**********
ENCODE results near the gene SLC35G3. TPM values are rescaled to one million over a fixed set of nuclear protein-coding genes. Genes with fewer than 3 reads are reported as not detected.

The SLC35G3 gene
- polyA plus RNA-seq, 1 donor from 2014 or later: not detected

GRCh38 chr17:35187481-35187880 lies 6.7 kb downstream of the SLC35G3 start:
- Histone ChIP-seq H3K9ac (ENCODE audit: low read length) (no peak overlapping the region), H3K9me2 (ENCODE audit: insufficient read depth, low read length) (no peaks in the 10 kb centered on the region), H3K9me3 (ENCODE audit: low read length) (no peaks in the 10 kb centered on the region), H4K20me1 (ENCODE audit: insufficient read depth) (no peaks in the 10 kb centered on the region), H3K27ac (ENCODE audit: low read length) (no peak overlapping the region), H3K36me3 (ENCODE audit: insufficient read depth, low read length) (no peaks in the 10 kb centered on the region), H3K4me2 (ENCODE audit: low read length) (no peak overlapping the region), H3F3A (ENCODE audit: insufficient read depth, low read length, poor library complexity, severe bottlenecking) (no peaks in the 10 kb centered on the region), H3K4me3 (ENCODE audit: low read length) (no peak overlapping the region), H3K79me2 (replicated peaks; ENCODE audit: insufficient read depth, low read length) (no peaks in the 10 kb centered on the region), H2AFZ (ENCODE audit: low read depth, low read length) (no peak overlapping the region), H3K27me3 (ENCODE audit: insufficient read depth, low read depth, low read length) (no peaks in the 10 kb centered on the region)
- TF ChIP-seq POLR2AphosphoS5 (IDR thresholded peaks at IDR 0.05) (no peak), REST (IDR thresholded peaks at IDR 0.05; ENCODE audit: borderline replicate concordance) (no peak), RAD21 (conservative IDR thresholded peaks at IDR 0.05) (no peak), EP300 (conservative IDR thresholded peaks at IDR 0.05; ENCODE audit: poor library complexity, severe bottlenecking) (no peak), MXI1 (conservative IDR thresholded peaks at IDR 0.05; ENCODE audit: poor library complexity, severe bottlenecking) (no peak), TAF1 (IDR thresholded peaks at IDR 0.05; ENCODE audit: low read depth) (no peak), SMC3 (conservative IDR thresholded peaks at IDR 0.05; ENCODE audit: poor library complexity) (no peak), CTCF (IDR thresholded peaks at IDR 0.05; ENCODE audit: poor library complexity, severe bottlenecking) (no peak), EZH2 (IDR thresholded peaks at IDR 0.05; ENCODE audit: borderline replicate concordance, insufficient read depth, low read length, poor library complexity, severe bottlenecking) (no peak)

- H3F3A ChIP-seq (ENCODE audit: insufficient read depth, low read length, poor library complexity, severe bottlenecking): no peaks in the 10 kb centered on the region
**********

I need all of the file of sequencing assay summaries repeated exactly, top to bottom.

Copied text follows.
ENCODE results near the gene SLC35G3. TPM values are rescaled to one million over a fixed set of nuclear protein-coding genes. Genes with fewer than 3 reads are reported as not detected.

The SLC35G3 gene
- polyA plus RNA-seq, 1 donor from 2014 or later: not detected

GRCh38 chr17:35187481-35187880 lies 6.7 kb downstream of the SLC35G3 start:
- Histone ChIP-seq H3K9ac (ENCODE audit: low read length) (no peak overlapping the region), H3K9me2 (ENCODE audit: insufficient read depth, low read length) (no peaks in the 10 kb centered on the region), H3K9me3 (ENCODE audit: low read length) (no peaks in the 10 kb centered on the region), H4K20me1 (ENCODE audit: insufficient read depth) (no peaks in the 10 kb centered on the region), H3K27ac (ENCODE audit: low read length) (no peak overlapping the region), H3K36me3 (ENCODE audit: insufficient read depth, low read length) (no peaks in the 10 kb centered on the region), H3K4me2 (ENCODE audit: low read length) (no peak overlapping the region), H3F3A (ENCODE audit: insufficient read depth, low read length, poor library complexity, severe bottlenecking) (no peaks in the 10 kb centered on the region), H3K4me3 (ENCODE audit: low read length) (no peak overlapping the region), H3K79me2 (replicated peaks; ENCODE audit: insufficient read depth, low read length) (no peaks in the 10 kb centered on the region), H2AFZ (ENCODE audit: low read depth, low read length) (no peak overlapping the region), H3K27me3 (ENCODE audit: insufficient read depth, low read depth, low read length) (no peaks in the 10 kb centered on the region)
- TF ChIP-seq POLR2AphosphoS5 (IDR thresholded peaks at IDR 0.05) (no peak), REST (IDR thresholded peaks at IDR 0.05; ENCODE audit: borderline replicate concordance) (no peak), RAD21 (conservative IDR thresholded peaks at IDR 0.05) (no peak), EP300 (conservative IDR thresholded peaks at IDR 0.05; ENCODE audit: poor library complexity, severe bottlenecking) (no peak), MXI1 (conservative IDR thresholded peaks at IDR 0.05; ENCODE audit: poor library complexity, severe bottlenecking) (no peak), TAF1 (IDR thresholded peaks at IDR 0.05; ENCODE audit: low read depth) (no peak), SMC3 (conservative IDR thresholded peaks at IDR 0.05; ENCODE audit: poor library complexity) (no peak), CTCF (IDR thresholded peaks at IDR 0.05; ENCODE audit: poor library complexity, severe bottlenecking) (no peak), EZH2 (IDR thresholded peaks at IDR 0.05; ENCODE audit: borderline replicate concordance, insufficient read depth, low read length, poor library complexity, severe bottlenecking) (no peak)

- H3F3A ChIP-seq (ENCODE audit: insufficient read depth, low read length, poor library complexity, severe bottlenecking): no peaks in the 10 kb centered on the region